As a consumer of this installer, I do not need all the clutter.

2. Some tasks are allowed to fail

TASK [ansible.automation_platform_installer.config_dynamic : Check if node is registered with RHSM] ***
fatal: [myaap-0.example.com]: FAILED! => {"changed": true, "cmd": ["subscription-manager", "identity"], "delta": "0:00:01.056821", "end": "2024-06-10 14:12:26.504043", "msg": "non-zero return code", "rc": 1, "start": "2024-06-10 14:12:25.447222", "stderr": "This system is not yet registered. Try 'subscription-manager register --help' for more information.", "stderr_lines": ["This system is not yet registered. Try 'subscription-manager register --help' for more information."], "stdout": "", "stdout_lines": []}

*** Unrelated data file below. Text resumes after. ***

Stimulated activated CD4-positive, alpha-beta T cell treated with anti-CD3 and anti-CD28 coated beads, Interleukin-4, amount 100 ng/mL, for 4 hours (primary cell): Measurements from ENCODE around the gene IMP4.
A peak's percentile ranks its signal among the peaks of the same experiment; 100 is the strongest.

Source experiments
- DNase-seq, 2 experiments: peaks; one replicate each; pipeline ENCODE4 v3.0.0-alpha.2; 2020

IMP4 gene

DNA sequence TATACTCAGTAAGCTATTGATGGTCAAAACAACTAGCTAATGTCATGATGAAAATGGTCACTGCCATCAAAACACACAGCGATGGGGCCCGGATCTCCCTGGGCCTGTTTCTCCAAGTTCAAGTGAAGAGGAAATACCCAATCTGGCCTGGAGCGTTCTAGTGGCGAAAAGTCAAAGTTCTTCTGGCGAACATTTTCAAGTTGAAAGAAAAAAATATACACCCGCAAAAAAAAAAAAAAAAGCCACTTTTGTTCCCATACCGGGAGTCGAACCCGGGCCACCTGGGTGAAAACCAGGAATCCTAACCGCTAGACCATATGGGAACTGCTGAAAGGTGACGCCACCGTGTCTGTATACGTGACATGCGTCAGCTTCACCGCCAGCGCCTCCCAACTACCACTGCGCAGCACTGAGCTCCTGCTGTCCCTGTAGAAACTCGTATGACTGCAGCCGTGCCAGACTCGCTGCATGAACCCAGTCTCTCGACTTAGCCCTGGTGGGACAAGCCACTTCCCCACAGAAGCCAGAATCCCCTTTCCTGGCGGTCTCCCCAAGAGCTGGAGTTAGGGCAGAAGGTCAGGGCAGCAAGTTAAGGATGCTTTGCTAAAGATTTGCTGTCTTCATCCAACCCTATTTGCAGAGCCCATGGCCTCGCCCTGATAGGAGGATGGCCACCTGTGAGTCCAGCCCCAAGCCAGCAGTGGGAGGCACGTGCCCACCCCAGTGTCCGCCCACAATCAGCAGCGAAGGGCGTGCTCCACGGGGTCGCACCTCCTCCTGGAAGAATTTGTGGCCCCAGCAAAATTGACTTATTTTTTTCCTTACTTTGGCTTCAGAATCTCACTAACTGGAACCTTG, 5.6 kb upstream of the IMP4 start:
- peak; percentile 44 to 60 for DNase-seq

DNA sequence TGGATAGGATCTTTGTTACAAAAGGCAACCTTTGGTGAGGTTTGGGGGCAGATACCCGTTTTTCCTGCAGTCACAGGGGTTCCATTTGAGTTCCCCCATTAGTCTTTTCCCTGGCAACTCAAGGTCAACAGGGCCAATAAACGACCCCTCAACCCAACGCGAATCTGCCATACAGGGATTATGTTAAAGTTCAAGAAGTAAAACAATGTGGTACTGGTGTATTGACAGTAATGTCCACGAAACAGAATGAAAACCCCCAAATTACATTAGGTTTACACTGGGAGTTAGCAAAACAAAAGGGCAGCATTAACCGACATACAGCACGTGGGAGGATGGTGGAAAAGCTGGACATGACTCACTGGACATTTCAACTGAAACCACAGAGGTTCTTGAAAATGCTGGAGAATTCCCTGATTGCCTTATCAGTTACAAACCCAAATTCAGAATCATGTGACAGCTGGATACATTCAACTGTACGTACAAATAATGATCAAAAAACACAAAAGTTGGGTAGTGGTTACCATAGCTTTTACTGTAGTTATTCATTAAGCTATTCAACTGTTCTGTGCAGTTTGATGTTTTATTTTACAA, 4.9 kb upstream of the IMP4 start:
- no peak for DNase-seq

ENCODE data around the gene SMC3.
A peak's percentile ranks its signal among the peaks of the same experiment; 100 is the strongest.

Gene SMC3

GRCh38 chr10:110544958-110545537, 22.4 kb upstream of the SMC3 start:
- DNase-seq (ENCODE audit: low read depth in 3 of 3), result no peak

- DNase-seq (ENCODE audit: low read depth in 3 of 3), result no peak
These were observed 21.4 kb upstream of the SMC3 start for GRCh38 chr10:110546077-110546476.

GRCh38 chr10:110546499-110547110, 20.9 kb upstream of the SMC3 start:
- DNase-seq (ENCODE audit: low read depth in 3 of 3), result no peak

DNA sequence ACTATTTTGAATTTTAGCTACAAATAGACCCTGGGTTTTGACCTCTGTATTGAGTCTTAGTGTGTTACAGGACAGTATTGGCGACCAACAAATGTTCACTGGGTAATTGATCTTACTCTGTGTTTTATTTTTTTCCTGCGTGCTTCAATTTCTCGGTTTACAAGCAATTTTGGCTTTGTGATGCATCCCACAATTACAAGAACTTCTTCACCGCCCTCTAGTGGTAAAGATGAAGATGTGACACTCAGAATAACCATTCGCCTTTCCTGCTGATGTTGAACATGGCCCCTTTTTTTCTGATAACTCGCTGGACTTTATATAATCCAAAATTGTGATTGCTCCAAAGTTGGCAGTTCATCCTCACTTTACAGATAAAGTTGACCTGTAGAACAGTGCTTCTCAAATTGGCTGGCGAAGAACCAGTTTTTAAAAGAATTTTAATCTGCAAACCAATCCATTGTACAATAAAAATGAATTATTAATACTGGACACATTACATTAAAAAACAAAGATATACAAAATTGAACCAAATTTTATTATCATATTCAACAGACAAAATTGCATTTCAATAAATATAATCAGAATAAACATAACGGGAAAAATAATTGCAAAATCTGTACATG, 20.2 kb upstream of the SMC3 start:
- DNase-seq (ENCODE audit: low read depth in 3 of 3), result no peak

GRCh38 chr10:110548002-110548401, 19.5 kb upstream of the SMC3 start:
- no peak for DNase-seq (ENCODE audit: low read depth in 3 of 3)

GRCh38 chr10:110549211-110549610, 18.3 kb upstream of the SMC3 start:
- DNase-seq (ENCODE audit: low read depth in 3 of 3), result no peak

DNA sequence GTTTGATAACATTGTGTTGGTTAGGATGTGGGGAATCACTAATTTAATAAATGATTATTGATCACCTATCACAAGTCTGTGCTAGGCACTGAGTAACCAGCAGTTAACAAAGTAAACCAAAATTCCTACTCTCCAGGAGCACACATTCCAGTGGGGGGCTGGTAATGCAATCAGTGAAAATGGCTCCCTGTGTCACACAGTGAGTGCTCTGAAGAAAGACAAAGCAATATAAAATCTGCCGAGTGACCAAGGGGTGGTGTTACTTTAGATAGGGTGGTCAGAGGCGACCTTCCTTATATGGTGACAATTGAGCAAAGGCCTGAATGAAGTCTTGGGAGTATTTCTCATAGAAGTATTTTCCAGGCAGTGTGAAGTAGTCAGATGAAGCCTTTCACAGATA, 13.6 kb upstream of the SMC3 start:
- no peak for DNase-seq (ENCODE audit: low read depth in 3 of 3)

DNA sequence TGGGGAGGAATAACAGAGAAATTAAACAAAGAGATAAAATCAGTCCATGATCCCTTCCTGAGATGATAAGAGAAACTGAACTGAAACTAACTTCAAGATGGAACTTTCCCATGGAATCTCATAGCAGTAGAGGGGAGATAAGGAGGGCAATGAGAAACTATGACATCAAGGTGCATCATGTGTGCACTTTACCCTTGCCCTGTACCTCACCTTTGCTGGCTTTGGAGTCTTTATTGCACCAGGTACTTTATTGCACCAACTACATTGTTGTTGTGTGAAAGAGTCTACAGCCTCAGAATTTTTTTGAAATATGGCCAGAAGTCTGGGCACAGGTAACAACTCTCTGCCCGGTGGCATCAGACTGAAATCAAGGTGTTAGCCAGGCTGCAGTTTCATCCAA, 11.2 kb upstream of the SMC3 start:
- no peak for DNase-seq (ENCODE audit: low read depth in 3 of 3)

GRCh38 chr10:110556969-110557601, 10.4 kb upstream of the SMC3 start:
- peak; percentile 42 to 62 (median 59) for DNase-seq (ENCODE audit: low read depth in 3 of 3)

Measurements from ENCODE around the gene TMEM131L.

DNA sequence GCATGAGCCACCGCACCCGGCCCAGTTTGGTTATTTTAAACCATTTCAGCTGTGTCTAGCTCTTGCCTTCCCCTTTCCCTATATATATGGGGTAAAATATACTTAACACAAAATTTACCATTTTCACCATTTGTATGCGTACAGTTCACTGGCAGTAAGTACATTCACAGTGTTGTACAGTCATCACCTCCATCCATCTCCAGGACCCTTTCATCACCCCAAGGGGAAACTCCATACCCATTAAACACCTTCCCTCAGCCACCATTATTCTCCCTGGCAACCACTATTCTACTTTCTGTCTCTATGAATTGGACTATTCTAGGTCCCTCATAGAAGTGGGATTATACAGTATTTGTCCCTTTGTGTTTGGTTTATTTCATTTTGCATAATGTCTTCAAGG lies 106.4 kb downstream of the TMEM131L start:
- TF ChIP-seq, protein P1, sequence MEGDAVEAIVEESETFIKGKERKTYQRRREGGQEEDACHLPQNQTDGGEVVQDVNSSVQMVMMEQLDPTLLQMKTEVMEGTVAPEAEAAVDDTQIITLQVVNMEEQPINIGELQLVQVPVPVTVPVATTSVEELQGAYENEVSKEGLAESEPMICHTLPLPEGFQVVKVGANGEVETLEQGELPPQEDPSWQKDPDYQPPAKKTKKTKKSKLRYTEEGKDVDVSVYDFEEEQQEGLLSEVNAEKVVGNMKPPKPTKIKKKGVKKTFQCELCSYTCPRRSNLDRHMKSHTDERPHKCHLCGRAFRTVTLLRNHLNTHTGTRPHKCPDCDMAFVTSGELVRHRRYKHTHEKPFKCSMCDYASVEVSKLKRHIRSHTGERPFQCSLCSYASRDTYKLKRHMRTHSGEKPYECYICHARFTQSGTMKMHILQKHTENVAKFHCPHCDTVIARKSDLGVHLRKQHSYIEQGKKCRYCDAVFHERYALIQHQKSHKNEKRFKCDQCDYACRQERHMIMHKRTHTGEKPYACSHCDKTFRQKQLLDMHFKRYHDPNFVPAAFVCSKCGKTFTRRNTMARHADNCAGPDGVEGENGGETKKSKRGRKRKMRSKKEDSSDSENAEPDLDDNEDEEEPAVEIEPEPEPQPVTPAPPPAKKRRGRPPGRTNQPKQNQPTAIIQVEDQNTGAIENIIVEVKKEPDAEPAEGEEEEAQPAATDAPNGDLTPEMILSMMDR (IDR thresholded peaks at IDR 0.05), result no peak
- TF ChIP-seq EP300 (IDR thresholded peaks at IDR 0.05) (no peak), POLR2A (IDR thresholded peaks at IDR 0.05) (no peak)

...ignoring

This one can be solved by setting failed_when to false and using a when condition in a follow-up task.

Or this one:

TASK [ansible.automation_platform_installer.preflight : Preflight check - Read in controller version] ***
fatal: [myaap-1.example.com]: FAILED! => {"changed": false, "msg": "file not found: /var/lib/awx/.tower_version"}
...ignoring

This task should be preceded with a ansible.builtin.stat task and only attempt to run the described task when the file exists.

3. Command used too often

Some tasks use the ansible.builtin.command module, where a “real” Ansible module is available. For example:

TASK [ansible.automation_platform_installer.redis : Enable Redis module] *******